After recently delivering powerful remarks against her sexual abuser, Olympic gold medal gymnast Aly Raisman has joined the #AerieReal campaign to help promote body-positive images.
Aerie revealed that Raisman, along with singer Rachel Platten and actress Yara Shahidi, are part of the company's newest ad campaign, which avoids the use of Photoshop and airbrushing and aims to empower women by providing realistic images of women's bodies.
In addition to her medal-winning work as a gymnast, Raisman has also become a champion for women. The athlete made history confronting her sexual abuser, longtime Olympic doctor Larry Nassar. She faced Nassar in a Michigan courtroom last week before he was sentenced to up to 175 years in prison for sexually assaulting athletes, delivering a powerful speech warning abusers that they couldn't hide and that "survivors are here, standing tall and we are not going anywhere."
Raisman alludes to her painful past in the new Aerie campaign, saying in an Instagram post, “We’ve all been through something that in the end, will make you a stronger person.” She described the campaign as a "dream come true" in a December Instagram preview photo.
The #AerieReal campaign also features Raisman posing with Platten, Shahidi and Iskra Lawrence, a model who has long championed positive and realistic body image.
Lawrence and Platten appeared on the Today show on Thursday to talk about the campaign, where Lawrence confided that she was terrified at first to strip down to her underwear.
"I had never done a shoot in my underwear before, so that was terrifying and I was a little uncomfortable, and I was scared that I wouldn't like the images. And halfway through the shoot, I pulled Iskra aside and said, 'I don't know what to do,'" she said. "I felt so insecure and I'm supposed to be confident and we had this amazing moment where she told me to love myself."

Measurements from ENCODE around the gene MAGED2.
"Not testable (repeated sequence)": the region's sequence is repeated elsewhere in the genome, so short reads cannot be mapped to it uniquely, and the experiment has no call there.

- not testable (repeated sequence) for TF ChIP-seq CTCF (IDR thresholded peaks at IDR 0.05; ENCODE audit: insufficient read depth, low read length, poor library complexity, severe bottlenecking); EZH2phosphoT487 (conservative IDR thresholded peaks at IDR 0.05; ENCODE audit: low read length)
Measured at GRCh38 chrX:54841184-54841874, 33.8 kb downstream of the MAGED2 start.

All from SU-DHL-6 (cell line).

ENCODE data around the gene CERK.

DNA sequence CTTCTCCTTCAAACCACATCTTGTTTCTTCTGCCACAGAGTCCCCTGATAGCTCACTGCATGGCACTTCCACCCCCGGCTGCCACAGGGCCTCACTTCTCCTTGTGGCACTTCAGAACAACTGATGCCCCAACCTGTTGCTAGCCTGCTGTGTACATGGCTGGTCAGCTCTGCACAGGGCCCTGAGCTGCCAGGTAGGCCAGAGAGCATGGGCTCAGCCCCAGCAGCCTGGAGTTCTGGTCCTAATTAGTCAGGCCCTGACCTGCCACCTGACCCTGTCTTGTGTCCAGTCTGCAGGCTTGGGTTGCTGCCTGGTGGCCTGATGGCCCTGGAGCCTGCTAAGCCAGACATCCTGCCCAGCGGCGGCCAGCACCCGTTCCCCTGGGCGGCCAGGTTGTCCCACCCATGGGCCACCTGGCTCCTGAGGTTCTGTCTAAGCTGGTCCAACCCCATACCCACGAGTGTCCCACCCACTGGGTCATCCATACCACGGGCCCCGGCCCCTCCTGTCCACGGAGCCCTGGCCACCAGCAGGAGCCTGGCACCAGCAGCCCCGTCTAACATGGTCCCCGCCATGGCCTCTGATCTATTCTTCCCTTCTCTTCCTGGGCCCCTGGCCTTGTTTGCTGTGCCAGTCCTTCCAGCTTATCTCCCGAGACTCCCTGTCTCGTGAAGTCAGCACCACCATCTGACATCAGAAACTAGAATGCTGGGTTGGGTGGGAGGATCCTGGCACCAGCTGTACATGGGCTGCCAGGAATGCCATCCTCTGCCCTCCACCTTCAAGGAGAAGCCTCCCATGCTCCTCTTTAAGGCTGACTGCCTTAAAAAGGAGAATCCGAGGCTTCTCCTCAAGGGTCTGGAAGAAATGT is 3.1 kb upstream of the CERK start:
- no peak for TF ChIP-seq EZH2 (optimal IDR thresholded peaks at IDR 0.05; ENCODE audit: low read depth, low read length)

Lawrence added that such feelings aren't surprising.
"Definitely, I think it relates to so many people out there who feel like they're not good enough and it's perpetuated by perfected images in the media or messages we've been shown that we have to look and act a certain way," she said. "I myself struggled with body dysmorphia and eating disorders for six years. And until I started practicing self-care and realizing that my value and my worth is not based on a size, that's how I started to gain my confidence."
For her part, Shahidi reposted the image of all four together on Instagram saying, "Let's keep empowering each other. Let's continue to create spaces where we can be our authentic, real selves."
Watch Raisman speak out about body confidence and sexual assault below.
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